I want some Chickens!

Discussion in 'The Rural Life' started by Eddy Honey, Oct 22, 2011.

  1. Eddy Honey

    Eddy Honey New Member

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    I'm building a coop first where the wife won't notice then I'll need to get some chickens. What breeds are good egg layers and do well in the NJ climates?
     
  2. Iddee

    Iddee New Member

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    Rhode Island reds, for one. There are many others, but the RR is readily available and a good choice.
     

  3. Crofter

    Crofter New Member

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    The hybrid egg layers will produce the most eggs per pound of food, BUT.... they dont breed true and will not brood their own eggs and there is virtually zero food value at end of lay.

    I agree with Iddee on the RI reds for a no fiddling dependable egg layer and there is some meat on them too.
     
  4. Omie

    Omie Active Member

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    Yes RI Reds are great in our NE area. :) Also consider some (Plymouth) Barred Rock/ Buff Rock hens- very hardy and good eggs. Nothing as pretty as some barred rocks with buff rocks and some red rhodies all together!

    Wish I could have a few chickens....alas our village zoning prohibits it. My bees are hidden in my yard but can't hide cackling hens! (i know, my neighbor tried it already...lol)
     
  5. Skyhigh

    Skyhigh New Member

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    RI Reds are also very friendly. My friend has several and they're such sweet birds. Otoh, you can be sure you get hens if you get the sex linked ones. (Nice, but not like the RI Reds.) As for the ones that lay easter eggs (eggs that are blues and greens and such) they are very skittish. None of my friends are as happy with them. I've been looking into getting chickens, too, and been researching my area. :)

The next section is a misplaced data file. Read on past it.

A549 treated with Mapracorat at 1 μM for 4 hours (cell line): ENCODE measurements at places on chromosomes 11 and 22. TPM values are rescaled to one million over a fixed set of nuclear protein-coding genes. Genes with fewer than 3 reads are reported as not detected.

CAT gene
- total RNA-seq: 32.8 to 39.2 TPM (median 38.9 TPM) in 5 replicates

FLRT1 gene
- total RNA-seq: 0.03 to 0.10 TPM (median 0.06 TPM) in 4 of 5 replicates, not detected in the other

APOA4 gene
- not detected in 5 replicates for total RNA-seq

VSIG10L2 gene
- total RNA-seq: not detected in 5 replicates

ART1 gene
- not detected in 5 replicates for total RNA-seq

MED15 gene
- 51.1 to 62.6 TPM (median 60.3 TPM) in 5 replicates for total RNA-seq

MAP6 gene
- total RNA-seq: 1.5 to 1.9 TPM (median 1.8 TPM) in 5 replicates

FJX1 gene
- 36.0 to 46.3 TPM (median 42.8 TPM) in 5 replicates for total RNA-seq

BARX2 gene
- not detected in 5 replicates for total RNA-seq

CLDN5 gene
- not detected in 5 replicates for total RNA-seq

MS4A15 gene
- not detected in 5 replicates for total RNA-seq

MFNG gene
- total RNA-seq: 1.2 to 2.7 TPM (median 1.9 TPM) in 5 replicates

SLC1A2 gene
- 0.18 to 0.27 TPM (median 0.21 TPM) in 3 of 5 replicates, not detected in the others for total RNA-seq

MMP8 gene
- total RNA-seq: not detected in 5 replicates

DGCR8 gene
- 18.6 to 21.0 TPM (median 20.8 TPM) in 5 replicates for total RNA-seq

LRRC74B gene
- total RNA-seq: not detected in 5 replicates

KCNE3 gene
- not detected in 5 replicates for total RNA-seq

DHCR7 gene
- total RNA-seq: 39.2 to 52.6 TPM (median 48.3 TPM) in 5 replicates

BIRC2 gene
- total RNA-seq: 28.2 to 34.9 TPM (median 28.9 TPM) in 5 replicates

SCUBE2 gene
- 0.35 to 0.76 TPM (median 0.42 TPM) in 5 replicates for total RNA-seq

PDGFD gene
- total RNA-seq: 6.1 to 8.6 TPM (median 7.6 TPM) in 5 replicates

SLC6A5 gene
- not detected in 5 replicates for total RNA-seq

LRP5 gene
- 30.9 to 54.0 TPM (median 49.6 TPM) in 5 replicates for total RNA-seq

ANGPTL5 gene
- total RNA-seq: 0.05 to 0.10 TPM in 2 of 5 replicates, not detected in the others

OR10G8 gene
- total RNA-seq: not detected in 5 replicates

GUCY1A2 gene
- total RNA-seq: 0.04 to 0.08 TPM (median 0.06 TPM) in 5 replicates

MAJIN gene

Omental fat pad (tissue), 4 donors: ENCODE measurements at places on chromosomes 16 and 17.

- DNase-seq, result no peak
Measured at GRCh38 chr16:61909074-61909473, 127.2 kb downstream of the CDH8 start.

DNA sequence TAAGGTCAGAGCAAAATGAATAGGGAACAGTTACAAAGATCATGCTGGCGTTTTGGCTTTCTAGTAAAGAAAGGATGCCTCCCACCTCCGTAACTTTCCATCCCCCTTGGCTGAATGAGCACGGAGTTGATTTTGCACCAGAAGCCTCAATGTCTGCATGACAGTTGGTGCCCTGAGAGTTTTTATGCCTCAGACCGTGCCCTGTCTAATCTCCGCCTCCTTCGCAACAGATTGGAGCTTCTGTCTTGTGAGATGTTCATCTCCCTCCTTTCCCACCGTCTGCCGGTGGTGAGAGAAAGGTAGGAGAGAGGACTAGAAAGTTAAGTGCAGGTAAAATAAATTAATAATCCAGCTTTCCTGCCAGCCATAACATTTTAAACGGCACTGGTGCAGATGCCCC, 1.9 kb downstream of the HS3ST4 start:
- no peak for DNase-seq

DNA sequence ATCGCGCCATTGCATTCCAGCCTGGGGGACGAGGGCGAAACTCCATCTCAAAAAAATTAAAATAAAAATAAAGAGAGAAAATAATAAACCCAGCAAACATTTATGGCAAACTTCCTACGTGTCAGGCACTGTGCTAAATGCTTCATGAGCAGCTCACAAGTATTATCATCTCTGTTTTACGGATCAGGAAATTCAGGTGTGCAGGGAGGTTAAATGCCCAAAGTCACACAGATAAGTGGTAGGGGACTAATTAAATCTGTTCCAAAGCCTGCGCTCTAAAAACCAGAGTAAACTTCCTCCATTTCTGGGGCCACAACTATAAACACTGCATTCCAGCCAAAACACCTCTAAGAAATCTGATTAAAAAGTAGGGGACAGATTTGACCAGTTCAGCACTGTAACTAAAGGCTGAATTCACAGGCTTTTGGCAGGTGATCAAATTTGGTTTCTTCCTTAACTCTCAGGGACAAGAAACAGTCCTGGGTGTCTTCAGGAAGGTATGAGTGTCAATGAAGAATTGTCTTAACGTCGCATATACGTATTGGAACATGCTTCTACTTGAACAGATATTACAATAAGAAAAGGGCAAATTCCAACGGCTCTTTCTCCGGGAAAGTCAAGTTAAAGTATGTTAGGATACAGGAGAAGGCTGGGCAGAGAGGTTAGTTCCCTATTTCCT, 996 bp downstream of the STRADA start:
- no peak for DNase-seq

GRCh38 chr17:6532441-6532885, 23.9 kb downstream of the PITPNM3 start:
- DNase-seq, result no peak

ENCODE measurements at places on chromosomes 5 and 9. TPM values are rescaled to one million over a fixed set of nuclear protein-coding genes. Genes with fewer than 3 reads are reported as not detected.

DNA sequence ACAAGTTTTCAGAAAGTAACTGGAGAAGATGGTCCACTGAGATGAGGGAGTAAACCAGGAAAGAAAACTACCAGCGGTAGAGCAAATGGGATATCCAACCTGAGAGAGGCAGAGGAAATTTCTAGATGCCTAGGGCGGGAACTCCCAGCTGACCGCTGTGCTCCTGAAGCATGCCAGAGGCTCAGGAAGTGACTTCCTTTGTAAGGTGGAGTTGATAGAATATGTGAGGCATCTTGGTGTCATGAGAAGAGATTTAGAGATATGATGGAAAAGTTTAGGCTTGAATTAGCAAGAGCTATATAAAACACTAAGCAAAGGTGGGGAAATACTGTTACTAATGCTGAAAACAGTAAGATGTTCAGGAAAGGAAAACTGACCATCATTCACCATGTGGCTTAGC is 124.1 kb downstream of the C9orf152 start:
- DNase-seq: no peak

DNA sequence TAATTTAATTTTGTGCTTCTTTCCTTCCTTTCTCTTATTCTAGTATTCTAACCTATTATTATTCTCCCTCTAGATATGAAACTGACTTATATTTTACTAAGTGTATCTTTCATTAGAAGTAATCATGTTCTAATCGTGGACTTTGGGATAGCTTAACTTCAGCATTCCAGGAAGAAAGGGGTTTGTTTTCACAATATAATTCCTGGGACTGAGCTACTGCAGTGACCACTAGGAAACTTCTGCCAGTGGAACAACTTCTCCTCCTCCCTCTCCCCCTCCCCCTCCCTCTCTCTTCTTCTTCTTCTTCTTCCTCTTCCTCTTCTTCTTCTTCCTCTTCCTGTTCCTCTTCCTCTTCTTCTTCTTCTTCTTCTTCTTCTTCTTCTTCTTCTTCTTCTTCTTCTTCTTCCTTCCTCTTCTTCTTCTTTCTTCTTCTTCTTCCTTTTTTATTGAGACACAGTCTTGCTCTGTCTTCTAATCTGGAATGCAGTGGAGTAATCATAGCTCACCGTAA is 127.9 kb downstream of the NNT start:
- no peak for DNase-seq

6. brooksbeefarm

    brooksbeefarm Active Member

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    Haven't had chickens in years,i miss the roosters crowing in the mourning.We had RR's, white legerns(mean) and Domenickers(sp?), i'm looking around for some gray guines but the wife isn't to thrilled about it. :roll: Jack
     
  7. PerryBee

    PerryBee New Member

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    Banties, (Bantems). Small and hardly eat much feed. Very small eggs (you need 3 for any 2 of another breed).
    They are funny as all get out to watch :D and they are broody as heck, will hatch out just about anything you put under them!
     
  8. rast

    rast New Member

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    I like banties too. For eggs, dominickers. I'd rather have a barking dog than guineas.
     
  9. Mama Beek

    Mama Beek New Member

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    We love our red stars for eggs, they lay HUGE brown eggs at a rate that just amazes us. We also really like black australorpes they are very docile and lay almost as well as the red stars do. We had some dominiques but didn't care for them so much. I LOVE dark cornish for meat chickens, and they lay fairly well too. We keep quite a few banty hens to be substitute mamas for chicks in the spring...those silly little birds will even try to hatch a hickory nut!
     
  10. Omie

    Omie Active Member

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    Guinea hens are unbelievably loud. They'd drive me insane.
     
  11. ShaneVBS

    ShaneVBS New Member

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    how late can you start with chickys